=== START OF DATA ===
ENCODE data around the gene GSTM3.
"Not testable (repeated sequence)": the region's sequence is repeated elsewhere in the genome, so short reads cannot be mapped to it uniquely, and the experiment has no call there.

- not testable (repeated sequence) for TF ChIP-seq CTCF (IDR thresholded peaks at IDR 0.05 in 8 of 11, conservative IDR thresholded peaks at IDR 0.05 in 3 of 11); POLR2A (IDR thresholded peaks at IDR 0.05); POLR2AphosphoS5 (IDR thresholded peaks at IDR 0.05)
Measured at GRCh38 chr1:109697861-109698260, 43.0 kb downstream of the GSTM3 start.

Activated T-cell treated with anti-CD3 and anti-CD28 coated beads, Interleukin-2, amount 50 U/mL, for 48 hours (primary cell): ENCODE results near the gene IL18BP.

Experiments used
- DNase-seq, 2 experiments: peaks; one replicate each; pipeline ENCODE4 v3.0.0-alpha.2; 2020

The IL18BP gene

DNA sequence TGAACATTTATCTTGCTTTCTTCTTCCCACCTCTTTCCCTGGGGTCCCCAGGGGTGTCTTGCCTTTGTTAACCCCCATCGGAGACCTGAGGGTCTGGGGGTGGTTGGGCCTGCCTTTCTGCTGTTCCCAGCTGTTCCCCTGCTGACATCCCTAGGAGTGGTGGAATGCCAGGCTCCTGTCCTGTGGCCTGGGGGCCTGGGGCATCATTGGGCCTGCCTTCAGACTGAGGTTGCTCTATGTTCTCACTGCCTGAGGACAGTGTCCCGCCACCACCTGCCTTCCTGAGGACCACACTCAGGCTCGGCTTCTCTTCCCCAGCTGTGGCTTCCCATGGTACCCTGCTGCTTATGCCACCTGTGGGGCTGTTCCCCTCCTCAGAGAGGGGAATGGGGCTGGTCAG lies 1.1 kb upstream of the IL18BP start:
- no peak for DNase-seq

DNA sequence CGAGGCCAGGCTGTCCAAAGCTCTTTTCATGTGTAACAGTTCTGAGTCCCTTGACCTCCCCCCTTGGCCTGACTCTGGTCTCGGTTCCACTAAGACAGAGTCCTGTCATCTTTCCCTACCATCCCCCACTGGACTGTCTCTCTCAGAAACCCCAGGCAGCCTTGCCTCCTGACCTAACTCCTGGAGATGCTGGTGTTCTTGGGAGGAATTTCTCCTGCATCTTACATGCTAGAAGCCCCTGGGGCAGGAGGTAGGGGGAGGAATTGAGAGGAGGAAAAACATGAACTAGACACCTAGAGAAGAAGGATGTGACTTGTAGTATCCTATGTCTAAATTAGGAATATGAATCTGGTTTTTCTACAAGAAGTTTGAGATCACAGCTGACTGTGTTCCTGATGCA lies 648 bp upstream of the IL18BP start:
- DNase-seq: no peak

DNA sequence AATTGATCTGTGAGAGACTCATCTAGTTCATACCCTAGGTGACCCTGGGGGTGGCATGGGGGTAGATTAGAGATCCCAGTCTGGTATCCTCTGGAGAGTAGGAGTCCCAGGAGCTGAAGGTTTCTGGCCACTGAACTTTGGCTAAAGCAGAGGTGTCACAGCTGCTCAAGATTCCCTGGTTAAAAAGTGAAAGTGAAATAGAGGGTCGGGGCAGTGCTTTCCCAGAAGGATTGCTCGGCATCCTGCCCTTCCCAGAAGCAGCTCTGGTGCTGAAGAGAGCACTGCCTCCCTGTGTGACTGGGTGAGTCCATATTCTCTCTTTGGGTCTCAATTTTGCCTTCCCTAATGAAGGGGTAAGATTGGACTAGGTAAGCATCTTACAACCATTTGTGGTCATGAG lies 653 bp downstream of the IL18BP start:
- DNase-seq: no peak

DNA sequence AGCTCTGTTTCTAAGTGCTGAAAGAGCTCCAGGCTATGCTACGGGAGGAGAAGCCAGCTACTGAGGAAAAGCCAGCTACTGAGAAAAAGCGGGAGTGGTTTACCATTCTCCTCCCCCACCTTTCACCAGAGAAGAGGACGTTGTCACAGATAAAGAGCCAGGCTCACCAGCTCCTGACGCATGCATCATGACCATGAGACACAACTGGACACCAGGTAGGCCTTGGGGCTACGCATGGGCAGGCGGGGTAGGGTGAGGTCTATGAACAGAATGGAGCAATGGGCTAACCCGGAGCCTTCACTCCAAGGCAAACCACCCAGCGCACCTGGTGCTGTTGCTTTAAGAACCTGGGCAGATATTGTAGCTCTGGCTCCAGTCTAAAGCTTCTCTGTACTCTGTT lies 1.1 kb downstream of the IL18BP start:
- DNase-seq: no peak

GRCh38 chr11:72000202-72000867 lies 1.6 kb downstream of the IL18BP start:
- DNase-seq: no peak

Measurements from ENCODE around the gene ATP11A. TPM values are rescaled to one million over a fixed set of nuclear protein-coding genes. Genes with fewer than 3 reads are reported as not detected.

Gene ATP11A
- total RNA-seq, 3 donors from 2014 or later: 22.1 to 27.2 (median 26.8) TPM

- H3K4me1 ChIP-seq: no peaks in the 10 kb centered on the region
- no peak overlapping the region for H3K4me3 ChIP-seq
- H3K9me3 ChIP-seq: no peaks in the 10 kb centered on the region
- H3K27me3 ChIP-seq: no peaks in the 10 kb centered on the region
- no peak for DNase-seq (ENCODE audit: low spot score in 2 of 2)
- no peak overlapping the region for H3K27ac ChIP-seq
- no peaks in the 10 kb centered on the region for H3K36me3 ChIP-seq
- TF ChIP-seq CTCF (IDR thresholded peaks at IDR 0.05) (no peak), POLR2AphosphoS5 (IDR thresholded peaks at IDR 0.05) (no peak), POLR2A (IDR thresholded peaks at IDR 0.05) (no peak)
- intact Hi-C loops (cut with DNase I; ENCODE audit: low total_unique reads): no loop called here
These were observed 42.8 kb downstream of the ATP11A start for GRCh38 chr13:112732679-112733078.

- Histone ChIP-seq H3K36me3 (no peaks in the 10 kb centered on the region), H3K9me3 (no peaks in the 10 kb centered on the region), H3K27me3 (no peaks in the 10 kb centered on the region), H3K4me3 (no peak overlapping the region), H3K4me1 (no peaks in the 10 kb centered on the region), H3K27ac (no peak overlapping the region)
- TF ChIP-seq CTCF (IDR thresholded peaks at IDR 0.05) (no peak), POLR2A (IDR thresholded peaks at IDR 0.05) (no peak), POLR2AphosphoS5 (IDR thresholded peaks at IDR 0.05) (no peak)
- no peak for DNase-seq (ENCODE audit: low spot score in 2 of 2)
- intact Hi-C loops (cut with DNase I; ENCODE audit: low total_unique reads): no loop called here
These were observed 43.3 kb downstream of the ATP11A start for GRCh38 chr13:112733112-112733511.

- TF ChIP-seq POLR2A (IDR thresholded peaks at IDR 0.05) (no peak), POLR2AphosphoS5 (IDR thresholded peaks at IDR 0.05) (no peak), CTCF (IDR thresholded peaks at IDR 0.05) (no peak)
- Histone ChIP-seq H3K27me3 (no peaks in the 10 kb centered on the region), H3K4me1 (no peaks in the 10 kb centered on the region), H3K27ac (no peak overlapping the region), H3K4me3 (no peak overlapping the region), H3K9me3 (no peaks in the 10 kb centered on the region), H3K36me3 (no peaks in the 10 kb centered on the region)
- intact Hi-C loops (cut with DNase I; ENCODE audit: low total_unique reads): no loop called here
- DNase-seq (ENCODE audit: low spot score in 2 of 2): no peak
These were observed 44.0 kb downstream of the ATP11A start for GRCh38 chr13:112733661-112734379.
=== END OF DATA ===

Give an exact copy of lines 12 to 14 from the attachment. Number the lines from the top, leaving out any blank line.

- DNase-seq: no peak

DNA sequence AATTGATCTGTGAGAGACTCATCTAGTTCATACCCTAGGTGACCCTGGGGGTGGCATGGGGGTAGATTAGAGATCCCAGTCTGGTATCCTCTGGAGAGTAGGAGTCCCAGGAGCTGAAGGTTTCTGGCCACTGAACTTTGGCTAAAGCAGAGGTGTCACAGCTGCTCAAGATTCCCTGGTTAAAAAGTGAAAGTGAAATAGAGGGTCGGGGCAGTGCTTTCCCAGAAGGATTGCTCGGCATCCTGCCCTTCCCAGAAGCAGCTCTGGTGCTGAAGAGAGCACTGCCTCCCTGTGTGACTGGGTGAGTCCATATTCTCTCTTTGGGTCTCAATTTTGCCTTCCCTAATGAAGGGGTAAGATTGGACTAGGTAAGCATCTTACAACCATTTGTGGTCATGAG lies 653 bp downstream of the IL18BP start:
- DNase-seq: no peak